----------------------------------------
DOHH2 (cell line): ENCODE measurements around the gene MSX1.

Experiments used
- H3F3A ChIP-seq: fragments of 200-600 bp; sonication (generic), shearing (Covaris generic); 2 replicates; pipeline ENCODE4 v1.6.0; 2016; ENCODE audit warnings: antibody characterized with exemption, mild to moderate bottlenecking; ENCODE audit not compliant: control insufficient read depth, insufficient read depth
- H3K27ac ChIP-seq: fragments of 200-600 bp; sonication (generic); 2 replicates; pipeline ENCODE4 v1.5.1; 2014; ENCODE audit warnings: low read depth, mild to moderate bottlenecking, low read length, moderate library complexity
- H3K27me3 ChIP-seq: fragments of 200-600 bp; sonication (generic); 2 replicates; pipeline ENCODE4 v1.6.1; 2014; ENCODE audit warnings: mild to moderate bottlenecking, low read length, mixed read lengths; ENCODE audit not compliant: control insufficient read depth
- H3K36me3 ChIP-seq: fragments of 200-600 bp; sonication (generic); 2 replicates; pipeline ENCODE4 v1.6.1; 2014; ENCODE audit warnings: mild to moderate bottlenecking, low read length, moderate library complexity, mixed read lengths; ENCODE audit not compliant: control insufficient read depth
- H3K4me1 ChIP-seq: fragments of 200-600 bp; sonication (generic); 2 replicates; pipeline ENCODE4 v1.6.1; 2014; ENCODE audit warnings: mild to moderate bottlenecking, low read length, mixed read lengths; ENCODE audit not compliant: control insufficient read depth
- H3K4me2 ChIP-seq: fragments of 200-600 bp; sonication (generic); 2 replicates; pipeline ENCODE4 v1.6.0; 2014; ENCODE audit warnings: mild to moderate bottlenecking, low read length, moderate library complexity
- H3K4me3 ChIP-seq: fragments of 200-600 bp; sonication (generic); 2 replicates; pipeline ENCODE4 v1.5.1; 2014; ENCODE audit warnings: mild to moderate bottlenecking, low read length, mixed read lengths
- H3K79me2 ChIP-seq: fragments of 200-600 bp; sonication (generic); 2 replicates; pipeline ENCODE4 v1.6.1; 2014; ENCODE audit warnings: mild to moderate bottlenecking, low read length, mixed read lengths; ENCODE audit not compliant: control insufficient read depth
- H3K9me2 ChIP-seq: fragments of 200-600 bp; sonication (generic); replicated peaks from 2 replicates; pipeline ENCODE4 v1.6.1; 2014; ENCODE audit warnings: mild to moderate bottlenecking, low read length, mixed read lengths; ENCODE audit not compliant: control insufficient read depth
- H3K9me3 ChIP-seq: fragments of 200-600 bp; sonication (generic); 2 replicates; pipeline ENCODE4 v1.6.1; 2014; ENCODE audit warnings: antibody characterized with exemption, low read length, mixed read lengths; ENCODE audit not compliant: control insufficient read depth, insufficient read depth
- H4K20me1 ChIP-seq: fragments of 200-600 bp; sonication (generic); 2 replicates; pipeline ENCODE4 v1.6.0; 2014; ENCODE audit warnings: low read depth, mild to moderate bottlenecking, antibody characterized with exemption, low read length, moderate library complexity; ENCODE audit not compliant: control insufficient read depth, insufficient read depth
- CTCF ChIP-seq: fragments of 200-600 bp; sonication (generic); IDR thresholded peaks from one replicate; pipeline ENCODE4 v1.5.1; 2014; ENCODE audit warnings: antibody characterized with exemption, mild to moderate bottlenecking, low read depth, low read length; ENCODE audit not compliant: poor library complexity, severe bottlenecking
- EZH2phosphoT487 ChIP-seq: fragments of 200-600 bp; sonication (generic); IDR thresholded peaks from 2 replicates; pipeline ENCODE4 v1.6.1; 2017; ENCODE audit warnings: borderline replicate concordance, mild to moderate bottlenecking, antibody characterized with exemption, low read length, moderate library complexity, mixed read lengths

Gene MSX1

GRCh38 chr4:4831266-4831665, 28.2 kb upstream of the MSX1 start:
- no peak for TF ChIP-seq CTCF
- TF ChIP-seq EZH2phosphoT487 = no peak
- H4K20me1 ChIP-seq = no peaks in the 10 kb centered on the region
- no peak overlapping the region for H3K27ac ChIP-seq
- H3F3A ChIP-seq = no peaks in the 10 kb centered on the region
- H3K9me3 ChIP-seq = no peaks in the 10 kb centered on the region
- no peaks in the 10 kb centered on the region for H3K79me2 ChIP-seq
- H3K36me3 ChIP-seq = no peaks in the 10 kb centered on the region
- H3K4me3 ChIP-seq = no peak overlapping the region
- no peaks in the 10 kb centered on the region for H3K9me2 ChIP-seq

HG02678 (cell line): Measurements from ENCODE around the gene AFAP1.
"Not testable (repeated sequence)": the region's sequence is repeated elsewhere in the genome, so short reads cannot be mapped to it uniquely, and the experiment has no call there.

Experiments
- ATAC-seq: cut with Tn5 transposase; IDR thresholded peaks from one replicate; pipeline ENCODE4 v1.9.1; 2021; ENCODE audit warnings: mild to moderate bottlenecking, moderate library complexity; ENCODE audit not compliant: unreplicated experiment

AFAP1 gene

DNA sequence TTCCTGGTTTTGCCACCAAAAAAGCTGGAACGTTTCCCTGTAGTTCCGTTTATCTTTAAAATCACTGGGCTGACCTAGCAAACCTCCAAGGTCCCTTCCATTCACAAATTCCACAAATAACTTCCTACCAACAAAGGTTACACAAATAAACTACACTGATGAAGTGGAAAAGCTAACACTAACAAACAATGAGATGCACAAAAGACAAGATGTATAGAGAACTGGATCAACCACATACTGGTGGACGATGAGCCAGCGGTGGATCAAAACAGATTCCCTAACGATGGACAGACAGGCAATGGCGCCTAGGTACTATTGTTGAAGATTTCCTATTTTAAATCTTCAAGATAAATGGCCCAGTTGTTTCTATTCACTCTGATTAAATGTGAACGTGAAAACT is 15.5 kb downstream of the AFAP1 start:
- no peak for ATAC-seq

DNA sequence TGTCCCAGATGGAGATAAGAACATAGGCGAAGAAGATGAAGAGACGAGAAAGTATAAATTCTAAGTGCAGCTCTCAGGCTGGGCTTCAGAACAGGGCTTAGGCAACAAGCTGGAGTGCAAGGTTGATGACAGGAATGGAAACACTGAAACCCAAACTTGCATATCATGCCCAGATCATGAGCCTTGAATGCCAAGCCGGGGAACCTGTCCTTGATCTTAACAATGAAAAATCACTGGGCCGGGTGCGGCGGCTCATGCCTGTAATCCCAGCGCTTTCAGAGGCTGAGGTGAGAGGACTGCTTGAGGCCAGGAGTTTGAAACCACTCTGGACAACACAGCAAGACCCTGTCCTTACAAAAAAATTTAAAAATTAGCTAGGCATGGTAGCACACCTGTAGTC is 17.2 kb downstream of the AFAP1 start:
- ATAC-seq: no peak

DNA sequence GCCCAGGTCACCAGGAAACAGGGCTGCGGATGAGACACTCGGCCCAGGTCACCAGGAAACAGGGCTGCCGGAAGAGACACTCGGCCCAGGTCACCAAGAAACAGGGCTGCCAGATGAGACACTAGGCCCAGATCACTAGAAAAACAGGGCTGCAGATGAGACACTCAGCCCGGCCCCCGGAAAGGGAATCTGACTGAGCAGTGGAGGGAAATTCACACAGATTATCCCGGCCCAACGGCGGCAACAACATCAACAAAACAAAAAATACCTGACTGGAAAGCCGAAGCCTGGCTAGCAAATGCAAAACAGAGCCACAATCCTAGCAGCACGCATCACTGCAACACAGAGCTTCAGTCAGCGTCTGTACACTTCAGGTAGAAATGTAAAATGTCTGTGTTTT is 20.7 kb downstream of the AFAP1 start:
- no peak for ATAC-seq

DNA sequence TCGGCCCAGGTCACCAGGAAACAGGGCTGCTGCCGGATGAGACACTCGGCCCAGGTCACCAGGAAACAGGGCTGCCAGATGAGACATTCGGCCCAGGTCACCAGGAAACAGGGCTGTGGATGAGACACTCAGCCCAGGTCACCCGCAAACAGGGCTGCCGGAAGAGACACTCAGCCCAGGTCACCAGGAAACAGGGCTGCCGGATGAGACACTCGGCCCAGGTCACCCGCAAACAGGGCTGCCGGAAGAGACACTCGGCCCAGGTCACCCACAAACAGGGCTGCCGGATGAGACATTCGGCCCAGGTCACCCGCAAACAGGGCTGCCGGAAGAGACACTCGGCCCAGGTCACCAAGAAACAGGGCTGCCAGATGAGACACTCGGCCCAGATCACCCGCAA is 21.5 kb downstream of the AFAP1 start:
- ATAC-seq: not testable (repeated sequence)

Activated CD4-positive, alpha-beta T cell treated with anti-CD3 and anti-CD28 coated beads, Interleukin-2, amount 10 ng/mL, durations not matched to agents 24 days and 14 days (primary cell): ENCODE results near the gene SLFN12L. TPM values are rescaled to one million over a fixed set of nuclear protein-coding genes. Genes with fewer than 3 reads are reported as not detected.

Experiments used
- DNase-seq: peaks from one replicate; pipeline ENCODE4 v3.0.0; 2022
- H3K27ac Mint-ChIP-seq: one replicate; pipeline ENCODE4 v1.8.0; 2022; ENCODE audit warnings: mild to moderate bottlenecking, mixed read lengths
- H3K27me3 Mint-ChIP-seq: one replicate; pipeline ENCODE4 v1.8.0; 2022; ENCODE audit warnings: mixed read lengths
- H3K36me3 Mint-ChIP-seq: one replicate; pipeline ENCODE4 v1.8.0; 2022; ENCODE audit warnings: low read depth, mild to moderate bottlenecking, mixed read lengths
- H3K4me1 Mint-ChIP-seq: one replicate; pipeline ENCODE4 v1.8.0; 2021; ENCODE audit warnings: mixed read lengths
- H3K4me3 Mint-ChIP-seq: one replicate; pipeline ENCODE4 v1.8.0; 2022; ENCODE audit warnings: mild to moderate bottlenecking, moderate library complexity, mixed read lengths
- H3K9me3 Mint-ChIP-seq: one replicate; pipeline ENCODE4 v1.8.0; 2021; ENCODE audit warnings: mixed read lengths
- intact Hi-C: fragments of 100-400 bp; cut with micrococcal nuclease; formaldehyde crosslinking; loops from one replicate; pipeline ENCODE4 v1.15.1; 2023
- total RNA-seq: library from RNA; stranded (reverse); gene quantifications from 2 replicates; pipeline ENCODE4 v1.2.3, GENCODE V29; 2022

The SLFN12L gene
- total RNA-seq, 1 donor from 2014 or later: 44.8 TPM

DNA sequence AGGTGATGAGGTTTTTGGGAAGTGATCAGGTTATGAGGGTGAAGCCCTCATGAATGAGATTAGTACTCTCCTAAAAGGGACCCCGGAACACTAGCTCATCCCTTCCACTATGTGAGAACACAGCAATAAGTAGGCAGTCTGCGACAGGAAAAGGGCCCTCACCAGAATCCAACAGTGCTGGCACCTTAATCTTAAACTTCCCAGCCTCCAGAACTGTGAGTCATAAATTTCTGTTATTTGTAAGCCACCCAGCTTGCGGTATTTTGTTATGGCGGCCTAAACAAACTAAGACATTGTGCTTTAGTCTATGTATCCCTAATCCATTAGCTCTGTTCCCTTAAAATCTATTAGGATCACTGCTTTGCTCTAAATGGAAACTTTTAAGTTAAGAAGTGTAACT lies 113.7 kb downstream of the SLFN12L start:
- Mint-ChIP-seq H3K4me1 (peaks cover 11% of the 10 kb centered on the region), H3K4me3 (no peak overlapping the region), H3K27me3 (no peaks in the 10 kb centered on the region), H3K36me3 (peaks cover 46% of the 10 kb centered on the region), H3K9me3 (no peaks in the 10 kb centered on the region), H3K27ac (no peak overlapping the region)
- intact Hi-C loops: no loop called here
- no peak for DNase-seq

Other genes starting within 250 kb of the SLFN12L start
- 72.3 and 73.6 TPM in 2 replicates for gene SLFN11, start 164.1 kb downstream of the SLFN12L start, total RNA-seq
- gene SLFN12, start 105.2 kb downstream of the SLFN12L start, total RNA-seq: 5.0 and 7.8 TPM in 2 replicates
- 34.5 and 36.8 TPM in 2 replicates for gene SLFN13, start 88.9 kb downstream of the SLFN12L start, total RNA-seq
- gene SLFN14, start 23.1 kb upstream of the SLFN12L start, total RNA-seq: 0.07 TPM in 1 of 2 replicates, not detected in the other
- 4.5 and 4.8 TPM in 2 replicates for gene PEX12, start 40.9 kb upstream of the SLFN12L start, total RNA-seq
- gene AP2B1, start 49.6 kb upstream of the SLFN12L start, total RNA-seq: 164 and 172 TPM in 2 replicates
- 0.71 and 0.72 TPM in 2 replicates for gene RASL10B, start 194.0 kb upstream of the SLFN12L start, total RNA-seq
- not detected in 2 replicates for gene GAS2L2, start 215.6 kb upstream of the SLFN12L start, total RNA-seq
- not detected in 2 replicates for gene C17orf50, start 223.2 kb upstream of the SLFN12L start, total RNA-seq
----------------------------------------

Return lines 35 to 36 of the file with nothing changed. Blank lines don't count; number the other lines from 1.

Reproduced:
DNA sequence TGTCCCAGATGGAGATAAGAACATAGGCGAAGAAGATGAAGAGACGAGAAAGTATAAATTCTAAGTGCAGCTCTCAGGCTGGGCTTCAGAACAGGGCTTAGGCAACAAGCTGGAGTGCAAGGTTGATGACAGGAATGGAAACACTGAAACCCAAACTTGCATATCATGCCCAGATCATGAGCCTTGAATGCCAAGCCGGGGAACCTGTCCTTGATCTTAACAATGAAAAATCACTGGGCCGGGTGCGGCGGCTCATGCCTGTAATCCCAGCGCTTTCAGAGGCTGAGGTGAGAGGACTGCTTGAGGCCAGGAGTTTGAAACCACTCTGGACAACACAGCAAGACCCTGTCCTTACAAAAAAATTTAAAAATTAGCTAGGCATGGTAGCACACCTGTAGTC is 17.2 kb downstream of the AFAP1 start:
- ATAC-seq: no peak